Clyston Mill
Clyston Mill
A restored historic watermill, Clyston Mill is part of the National Trust's Killerton Estate. The mill stands in a lovely riverside setting in the village of Broadclyst. A short distance away is another National Trust property, the Budlake Old Post Office.
There was a mill recorded at Broadclyst in the Domesday Book of 1086. We can't be sure, but it seems likely that the mill stood on this site. There is not one building here but two; to one side is the mill, dating to the late 18th century and still in full working order. To the other is the miller's cottage, of the same date, and built of the same red sandstone rubble. The mill is the larger building, standing 3 storeys high, under a slate roof, while the house is 2 storeys in height.

French millstones, first floor
French millstones, first floor
The mill has an undershot waterwheel on one side, under a weather-boarded leanto extension over the aptly named Mill Stream. The wheel was installed by the Taylor and Bodley company of Exeter in 1880. The wheel is 4.45 metres by 1.47 metres wide (14.5 feet by 5.8 feet). The wheel retains many of is original timber paddles. The mill building is relatively complete internally, with its original floors and room divisions. Some of the original mill machinery, however, has been moved to Cotehele Mill in Cornwall, another National Trust property. There are 3 millstones, one pair used to grind course meal for animal feed, and two pairs of French burr to grind finer flour for human consumption. One pair of sones is set up for miling, the other is lifted up to let visitors see how the stones were dressed for cutting grain.

Though the mill has a long history, it was not always smooth sailing; because the mill depended on water, if there was a period of drought, the wheel could not turn, and no flour could be ground. Records show that in 1859 the tenant miller, Richard Burton, purchased a steam engine to power the mill whell, ending its dependance on Mill Stream. An engine of the correct date can be seen at the west end of the mill building; it seems logical to assume that this is the same engine.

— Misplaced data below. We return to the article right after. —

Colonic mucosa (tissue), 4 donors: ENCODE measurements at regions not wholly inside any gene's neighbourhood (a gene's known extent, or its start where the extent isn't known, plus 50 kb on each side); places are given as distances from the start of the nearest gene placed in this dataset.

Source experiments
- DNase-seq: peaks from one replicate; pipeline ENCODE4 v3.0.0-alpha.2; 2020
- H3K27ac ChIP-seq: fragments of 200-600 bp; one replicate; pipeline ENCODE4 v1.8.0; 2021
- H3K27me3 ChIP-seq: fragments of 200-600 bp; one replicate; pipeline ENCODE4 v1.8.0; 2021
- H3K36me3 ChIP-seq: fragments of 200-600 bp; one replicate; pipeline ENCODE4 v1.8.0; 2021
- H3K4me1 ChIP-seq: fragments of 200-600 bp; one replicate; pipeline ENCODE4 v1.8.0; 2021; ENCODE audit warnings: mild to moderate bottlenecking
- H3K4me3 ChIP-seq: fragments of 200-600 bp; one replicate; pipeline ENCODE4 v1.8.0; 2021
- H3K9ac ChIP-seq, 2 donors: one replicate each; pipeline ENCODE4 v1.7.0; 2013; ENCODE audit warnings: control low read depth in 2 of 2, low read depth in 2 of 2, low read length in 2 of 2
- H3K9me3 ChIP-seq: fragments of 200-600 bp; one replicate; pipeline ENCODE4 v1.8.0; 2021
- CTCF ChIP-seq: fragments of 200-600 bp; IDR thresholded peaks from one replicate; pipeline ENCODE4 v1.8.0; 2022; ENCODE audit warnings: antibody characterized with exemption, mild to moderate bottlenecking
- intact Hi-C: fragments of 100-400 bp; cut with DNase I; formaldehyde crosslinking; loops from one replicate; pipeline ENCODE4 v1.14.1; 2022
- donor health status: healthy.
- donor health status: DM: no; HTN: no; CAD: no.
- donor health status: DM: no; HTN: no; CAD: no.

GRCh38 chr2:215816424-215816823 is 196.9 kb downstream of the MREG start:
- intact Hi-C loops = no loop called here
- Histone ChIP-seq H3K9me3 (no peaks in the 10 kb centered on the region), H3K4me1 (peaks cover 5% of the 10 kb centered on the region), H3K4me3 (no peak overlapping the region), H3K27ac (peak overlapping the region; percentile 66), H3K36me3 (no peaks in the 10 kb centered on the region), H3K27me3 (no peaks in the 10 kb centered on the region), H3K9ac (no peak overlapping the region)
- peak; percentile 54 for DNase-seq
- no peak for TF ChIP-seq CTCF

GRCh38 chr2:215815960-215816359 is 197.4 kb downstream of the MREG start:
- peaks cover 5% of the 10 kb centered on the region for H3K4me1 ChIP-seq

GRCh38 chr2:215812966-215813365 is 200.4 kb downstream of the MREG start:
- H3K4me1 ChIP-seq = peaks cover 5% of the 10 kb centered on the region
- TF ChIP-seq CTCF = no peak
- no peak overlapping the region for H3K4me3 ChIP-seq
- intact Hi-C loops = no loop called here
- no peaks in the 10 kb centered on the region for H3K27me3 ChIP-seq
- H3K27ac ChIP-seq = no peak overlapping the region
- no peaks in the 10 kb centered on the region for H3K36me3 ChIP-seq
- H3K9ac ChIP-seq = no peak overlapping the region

Cogged drive gears running off the mill wheel
Cogged drive gears running
off the mill wheel
Clyston Mill was turned to a variety of uses in the 20th century. After 1915 it pressed apples, and it ground corn into the 1930s. The mill was used to pump water for Broadclyst village until the 1940s, when a water tower was erected to supply local water needs. The old cider press, barrels, and apple crusher are in display in the old pumphouse.

Visitors can see the mill wheel, through a grate in the side of the building, and climb the rickety stairs to the second floor, where the main milling machinery is located.

On the 2nd floor there is a small exhibition are about the history of the site and the people who worked here. One of those people was Margaret Everleigh, whose family lived in the mill in the 1950s and ran the estate as a farm. The Everleigh family was one of many local farmers competing to supply milk to local families. Margaret's mother told her that when she decided to marry Margaret's father, her own father was furious, for the bridegroom was a rival farmer and competitor for the milk trade. He was so angry he refused to give his daughter away in the marriage ceremony!

Special milling days provide a chance to see the mill in operation and to buy fresh ground flour. Clyston Mill is also good location for bird-watching. There are walks along the riverside and through Broadclyst village.

Visiting Clyst Mill
Half the fun is finding the mill in the first place. Signs are a bit confusing - when you can see them, and even the locals I stoped to ask for directions were unsure wher to find it. Here's the best way I found; park at the triangular village green, or in the small village parking area just acros the road. Go towars the churchyard, keeping the New Inn pub immediately to your right. As soon as you pass through the gate into the churchyard, turn right, along the stone wall. After a few yards another signposted path cuts left, across the churchyard, down the slope of the hill to a gate. From there, just follow the obvious footpath over a field, through another gate, to the mill. Its basically just down the slope of the hill from the church, but invisible from the churchyard.

View from the first floor mill window
View from the first floor mill window
The mill wheel
The mill wheel
Grain hopper, first floor
Grain hopper, first floor